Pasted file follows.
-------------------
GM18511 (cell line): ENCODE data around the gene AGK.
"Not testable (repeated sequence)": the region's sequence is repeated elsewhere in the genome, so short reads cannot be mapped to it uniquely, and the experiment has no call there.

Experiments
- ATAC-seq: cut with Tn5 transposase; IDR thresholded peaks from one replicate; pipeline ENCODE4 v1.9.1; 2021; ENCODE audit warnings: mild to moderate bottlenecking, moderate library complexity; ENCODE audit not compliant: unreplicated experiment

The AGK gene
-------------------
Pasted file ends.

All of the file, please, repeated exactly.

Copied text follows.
GM18511 (cell line): ENCODE data around the gene AGK.
"Not testable (repeated sequence)": the region's sequence is repeated elsewhere in the genome, so short reads cannot be mapped to it uniquely, and the experiment has no call there.

Experiments
- ATAC-seq: cut with Tn5 transposase; IDR thresholded peaks from one replicate; pipeline ENCODE4 v1.9.1; 2021; ENCODE audit warnings: mild to moderate bottlenecking, moderate library complexity; ENCODE audit not compliant: unreplicated experiment

The AGK gene